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DUI no longer excusable for on-duty military personnel

Date Posted: 2011-12-23

The jurisdiction over crimes and accidents that involved civilian employees

American military personnel who become involved in traffic accidents after drinking, even while on duty attending official functions, are no longer exempt from facing Japanese justice.

The Status of Forces Agreement has been revised, and the way U.S. service personnel are to be treated is now changed. The Japan-U.S. Joint Committee has reevaluated its interpretation of the SOFA, and decided “drinking intoxicating beverages shall remove such person from his official duty status.” In simple turns, those drinks are no longer protected, and DUI’s and accidents will put the service member into the hands of Japanese police and prosecutors.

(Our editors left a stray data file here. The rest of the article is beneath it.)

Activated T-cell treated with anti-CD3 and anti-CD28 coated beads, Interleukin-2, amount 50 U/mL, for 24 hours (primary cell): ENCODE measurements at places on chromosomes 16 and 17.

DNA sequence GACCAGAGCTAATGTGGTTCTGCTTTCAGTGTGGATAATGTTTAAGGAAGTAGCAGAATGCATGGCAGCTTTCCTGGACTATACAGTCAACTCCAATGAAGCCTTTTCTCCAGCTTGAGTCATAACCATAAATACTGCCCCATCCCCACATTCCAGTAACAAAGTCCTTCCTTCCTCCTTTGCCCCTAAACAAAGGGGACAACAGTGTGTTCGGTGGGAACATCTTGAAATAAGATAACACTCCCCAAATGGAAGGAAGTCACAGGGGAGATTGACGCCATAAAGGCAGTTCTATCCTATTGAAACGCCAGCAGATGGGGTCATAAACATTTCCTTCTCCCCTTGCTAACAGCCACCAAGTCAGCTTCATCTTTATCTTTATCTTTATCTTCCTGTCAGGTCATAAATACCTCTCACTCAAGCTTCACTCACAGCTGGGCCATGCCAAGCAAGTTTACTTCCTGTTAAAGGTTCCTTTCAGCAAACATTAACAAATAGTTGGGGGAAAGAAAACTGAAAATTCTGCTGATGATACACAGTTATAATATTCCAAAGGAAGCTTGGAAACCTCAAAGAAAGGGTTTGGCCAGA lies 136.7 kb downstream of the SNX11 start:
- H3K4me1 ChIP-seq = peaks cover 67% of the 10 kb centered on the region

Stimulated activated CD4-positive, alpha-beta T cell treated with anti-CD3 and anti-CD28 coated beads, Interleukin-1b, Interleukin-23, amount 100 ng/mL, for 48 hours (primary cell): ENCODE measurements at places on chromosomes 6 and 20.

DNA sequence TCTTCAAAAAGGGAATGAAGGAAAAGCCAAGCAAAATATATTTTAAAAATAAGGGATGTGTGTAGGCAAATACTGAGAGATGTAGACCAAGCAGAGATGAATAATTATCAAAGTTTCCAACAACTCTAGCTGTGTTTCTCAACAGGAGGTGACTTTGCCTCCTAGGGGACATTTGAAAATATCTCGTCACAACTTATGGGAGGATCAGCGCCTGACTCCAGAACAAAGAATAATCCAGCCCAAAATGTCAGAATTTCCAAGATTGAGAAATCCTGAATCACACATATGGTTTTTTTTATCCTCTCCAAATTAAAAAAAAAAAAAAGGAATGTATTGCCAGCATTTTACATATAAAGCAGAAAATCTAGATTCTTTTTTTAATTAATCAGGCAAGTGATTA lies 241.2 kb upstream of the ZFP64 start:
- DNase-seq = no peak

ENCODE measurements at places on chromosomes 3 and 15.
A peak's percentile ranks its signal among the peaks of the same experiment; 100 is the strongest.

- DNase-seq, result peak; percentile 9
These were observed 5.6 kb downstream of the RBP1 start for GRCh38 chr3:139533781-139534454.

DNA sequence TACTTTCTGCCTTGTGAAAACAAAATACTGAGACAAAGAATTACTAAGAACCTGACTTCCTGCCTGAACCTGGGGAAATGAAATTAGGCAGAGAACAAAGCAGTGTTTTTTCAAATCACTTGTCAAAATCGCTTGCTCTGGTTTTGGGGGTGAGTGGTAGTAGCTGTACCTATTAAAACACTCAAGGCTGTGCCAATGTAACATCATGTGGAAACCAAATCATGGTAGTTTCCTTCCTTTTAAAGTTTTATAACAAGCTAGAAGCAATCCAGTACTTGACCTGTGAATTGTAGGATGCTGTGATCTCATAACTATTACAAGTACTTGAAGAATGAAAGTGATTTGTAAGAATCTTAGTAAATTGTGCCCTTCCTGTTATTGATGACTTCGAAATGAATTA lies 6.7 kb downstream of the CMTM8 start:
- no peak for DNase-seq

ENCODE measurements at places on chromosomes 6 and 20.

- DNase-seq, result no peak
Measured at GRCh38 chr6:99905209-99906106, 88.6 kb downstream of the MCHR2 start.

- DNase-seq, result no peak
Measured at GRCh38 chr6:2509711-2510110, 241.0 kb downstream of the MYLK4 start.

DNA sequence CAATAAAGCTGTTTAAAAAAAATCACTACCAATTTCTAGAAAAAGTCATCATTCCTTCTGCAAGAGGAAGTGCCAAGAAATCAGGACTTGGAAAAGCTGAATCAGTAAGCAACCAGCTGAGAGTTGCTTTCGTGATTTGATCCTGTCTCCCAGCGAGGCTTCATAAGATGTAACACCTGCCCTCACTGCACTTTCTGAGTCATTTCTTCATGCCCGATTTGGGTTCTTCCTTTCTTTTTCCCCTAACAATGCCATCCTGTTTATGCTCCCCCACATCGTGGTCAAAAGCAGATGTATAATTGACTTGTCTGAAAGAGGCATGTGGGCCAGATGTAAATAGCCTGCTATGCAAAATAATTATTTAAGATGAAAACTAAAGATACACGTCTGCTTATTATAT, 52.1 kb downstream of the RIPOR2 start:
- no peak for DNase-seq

Until now, Japan has had no authority to bring U.S. military personnel to justice if they had committed those crimes while on duty in Japan. Examination of the SOFA, and the subsequent revisions to the bilateral SOFA, was reached last month to give Japan full authority in cases of civilian U.S. employees who are on duty, at least in certain cases.

Japan’s Foreign Minister, Koichiro Genba, has briefed Okinawa’s Governor, Hirokazu Nakaima, of the new arrangements. Changes are being viewed as a step by both Japan and the U.S. to ease tensions over the issue of relocating Futenma Marine Corps Air Station from Ginowan City to a location in northern Okinawa.

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